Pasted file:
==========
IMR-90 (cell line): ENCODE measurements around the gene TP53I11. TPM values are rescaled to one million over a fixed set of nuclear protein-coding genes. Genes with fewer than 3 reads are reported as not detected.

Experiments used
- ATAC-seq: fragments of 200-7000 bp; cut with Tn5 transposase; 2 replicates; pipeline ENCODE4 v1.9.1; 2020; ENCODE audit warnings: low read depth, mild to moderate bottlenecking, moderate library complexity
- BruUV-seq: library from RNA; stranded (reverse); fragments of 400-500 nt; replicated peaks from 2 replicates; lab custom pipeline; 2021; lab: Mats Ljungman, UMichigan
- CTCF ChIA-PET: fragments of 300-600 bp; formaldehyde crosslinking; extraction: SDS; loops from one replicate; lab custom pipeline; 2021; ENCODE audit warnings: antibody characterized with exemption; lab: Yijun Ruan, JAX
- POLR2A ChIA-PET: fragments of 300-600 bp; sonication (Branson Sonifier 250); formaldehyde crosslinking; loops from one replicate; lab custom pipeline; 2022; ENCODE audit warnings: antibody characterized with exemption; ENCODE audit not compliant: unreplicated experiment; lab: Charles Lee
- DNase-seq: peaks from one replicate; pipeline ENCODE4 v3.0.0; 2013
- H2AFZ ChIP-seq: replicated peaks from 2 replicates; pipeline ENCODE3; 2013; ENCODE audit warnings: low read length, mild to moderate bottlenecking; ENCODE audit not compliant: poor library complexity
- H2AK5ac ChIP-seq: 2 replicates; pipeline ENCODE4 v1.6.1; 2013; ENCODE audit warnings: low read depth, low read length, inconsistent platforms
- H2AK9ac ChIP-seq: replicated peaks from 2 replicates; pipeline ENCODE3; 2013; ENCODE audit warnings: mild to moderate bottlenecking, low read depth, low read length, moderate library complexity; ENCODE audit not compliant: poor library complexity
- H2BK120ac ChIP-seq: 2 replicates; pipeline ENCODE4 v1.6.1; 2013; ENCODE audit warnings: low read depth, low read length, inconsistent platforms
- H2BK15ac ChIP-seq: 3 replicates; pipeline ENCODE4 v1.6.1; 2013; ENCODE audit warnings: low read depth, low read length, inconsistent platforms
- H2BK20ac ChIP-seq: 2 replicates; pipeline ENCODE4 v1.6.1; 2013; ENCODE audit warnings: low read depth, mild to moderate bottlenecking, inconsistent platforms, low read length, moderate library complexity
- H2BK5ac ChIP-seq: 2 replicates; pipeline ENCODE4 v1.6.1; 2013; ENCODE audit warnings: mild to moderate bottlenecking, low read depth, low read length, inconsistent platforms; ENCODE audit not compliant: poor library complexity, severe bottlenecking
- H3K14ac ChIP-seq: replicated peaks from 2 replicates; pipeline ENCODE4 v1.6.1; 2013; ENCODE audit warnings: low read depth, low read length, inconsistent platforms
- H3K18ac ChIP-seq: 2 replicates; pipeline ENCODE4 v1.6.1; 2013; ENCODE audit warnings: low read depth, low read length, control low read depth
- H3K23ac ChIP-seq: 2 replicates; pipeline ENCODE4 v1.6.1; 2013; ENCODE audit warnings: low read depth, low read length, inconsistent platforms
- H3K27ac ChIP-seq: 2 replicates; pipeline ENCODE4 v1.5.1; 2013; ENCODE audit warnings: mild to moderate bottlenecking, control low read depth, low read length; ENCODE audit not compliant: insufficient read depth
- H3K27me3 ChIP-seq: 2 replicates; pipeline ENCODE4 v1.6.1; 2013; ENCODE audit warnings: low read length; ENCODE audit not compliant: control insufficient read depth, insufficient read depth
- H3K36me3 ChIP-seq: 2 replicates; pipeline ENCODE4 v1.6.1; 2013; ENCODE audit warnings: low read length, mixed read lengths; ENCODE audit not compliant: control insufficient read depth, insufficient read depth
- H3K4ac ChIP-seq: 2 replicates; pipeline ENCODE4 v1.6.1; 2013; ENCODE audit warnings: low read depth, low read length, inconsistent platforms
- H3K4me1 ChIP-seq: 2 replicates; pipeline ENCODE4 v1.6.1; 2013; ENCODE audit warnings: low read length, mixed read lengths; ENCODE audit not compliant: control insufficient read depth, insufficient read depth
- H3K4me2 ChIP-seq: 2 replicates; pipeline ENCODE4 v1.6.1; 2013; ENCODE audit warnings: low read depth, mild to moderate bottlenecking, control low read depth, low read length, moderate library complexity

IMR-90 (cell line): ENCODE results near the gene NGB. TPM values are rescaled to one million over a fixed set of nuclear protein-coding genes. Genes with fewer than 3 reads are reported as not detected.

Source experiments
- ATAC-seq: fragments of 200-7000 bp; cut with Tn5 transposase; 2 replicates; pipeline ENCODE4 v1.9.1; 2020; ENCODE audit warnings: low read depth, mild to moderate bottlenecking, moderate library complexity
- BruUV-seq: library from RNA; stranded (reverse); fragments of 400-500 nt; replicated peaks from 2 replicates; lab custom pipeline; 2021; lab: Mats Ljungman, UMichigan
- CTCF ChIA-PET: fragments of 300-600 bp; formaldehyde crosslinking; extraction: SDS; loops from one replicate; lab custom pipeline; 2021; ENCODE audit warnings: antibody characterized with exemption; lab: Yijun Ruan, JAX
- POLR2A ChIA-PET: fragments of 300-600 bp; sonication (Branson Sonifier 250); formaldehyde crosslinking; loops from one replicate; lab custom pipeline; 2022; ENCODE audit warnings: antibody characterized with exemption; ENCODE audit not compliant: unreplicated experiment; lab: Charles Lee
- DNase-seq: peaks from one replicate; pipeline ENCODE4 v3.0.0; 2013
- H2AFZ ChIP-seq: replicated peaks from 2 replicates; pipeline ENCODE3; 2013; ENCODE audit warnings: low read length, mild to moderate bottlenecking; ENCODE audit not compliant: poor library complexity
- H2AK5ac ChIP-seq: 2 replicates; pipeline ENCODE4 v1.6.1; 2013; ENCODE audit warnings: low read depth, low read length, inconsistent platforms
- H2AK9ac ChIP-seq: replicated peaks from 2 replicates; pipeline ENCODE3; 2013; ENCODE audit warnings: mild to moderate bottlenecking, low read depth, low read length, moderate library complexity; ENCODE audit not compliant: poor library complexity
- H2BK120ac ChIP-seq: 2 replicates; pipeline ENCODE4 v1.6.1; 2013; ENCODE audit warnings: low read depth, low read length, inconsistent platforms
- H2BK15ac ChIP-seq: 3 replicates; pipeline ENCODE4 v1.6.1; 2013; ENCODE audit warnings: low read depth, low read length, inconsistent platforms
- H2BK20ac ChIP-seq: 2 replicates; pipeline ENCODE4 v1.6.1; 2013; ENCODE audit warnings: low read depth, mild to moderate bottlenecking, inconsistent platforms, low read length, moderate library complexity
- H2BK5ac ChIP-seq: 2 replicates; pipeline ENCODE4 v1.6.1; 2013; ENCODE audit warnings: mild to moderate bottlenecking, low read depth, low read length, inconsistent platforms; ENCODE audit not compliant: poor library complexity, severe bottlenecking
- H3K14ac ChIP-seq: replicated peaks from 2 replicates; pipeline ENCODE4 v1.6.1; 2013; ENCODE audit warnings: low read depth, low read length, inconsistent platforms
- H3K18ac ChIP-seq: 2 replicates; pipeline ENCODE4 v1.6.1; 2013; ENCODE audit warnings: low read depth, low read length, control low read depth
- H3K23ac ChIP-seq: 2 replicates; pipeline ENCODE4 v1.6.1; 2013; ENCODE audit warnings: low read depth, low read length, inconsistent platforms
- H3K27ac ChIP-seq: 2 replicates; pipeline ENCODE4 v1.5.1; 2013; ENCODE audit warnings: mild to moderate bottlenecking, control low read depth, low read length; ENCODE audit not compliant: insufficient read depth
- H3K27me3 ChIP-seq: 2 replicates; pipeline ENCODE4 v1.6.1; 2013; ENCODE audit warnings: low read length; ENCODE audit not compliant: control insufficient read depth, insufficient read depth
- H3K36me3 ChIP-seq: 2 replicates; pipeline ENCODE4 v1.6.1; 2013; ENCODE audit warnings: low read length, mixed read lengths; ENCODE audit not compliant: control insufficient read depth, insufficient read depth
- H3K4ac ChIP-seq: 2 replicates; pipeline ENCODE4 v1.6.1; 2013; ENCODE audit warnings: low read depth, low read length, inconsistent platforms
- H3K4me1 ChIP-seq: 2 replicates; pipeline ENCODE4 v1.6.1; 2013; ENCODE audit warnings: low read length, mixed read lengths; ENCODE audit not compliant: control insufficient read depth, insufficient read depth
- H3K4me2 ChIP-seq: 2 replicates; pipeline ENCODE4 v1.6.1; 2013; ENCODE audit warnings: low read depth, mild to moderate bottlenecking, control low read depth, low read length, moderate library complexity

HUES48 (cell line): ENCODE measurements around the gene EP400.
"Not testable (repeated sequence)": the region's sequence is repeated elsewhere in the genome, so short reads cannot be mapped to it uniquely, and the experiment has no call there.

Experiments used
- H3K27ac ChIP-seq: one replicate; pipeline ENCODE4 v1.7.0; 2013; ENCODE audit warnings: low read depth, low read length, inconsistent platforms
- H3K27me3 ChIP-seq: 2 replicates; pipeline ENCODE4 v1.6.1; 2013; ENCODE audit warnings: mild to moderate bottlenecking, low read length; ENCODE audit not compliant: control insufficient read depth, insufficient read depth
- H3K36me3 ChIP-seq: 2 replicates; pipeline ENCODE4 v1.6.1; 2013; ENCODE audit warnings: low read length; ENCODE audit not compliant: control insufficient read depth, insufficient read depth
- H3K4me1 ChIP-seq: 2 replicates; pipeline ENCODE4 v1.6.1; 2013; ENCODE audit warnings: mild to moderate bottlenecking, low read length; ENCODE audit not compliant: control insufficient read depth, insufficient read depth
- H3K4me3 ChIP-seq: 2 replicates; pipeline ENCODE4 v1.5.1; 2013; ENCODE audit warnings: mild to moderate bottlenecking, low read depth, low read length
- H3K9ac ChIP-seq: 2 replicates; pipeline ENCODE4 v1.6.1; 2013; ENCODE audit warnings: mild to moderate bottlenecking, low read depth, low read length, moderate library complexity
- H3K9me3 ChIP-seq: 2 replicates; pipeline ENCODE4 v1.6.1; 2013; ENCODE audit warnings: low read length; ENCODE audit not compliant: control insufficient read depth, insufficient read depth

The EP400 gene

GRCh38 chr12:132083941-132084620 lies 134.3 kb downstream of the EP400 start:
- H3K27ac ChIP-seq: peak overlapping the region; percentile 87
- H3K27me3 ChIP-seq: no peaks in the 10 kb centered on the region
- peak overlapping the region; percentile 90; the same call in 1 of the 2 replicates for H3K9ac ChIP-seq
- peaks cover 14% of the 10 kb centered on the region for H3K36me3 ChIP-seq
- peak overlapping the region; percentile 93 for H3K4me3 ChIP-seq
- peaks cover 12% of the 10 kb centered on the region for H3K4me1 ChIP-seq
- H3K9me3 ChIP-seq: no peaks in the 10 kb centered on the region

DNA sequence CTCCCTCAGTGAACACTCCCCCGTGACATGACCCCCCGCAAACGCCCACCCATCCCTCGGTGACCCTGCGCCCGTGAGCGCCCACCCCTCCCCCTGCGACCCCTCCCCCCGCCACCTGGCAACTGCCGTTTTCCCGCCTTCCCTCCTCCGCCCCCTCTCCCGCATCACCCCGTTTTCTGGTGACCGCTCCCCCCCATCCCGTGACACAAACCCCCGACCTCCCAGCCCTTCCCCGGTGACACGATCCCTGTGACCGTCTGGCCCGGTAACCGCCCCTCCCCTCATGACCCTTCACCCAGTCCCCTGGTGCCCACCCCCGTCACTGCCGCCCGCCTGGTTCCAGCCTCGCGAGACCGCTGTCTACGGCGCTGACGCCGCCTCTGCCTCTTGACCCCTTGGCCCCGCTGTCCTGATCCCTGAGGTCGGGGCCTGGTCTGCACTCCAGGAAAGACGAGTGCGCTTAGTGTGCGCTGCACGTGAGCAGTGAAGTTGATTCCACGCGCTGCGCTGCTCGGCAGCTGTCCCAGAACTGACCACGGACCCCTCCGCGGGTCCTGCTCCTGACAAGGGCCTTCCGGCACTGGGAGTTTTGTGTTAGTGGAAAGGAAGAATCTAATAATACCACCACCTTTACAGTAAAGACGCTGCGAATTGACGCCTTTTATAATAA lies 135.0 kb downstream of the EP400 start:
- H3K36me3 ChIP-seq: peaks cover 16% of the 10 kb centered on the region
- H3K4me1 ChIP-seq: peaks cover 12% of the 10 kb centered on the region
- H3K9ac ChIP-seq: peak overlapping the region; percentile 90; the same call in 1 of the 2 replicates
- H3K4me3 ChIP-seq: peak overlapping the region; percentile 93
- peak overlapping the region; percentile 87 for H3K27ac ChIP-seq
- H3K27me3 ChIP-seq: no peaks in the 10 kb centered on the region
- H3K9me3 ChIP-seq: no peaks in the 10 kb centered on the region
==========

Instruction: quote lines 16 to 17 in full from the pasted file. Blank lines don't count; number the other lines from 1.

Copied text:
- H3K18ac ChIP-seq: 2 replicates; pipeline ENCODE4 v1.6.1; 2013; ENCODE audit warnings: low read depth, low read length, control low read depth
- H3K23ac ChIP-seq: 2 replicates; pipeline ENCODE4 v1.6.1; 2013; ENCODE audit warnings: low read depth, low read length, inconsistent platforms